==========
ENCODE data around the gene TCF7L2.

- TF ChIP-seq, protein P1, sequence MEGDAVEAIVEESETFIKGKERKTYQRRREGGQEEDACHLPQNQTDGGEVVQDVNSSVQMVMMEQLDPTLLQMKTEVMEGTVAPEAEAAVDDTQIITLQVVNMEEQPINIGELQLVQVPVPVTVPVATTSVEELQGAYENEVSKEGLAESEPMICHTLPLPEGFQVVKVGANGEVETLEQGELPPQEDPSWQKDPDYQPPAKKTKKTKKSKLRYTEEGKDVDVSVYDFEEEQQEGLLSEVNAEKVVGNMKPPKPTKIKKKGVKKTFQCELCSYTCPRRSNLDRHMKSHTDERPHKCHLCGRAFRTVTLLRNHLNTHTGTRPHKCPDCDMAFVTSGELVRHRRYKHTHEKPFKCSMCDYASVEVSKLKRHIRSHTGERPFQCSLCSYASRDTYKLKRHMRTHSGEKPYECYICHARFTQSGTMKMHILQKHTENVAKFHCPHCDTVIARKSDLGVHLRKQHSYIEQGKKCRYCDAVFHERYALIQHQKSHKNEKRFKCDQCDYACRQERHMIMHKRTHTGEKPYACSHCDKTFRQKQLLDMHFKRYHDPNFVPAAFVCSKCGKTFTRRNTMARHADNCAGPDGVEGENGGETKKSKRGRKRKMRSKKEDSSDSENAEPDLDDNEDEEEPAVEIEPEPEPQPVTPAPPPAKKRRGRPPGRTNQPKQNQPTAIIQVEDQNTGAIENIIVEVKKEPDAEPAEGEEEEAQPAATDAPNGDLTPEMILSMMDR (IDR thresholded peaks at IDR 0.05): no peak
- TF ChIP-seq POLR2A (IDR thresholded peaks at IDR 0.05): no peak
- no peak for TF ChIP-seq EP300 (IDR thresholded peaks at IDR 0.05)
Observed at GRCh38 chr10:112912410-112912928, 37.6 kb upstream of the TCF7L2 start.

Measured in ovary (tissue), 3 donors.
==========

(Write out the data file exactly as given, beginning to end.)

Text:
ENCODE data around the gene TCF7L2.

- TF ChIP-seq, protein P1, sequence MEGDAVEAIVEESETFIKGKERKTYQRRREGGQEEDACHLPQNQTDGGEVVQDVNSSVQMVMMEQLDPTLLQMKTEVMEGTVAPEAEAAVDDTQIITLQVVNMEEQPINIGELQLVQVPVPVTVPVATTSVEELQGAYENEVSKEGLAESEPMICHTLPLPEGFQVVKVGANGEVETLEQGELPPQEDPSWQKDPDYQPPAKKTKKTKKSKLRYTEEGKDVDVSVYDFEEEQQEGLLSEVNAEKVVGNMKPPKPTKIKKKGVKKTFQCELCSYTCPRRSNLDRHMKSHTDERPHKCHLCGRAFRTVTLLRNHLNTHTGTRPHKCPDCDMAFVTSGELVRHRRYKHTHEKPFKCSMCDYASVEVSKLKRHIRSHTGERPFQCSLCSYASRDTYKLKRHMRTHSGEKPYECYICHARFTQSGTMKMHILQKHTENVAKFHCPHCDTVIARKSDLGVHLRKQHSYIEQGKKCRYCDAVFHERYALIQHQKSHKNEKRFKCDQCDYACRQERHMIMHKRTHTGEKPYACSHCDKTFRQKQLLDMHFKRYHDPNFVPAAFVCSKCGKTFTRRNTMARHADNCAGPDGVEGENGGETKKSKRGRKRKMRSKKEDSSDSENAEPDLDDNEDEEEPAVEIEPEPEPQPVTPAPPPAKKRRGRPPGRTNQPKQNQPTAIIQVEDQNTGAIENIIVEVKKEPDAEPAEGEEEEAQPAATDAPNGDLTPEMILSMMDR (IDR thresholded peaks at IDR 0.05): no peak
- TF ChIP-seq POLR2A (IDR thresholded peaks at IDR 0.05): no peak
- no peak for TF ChIP-seq EP300 (IDR thresholded peaks at IDR 0.05)
Observed at GRCh38 chr10:112912410-112912928, 37.6 kb upstream of the TCF7L2 start.

Measured in ovary (tissue), 3 donors.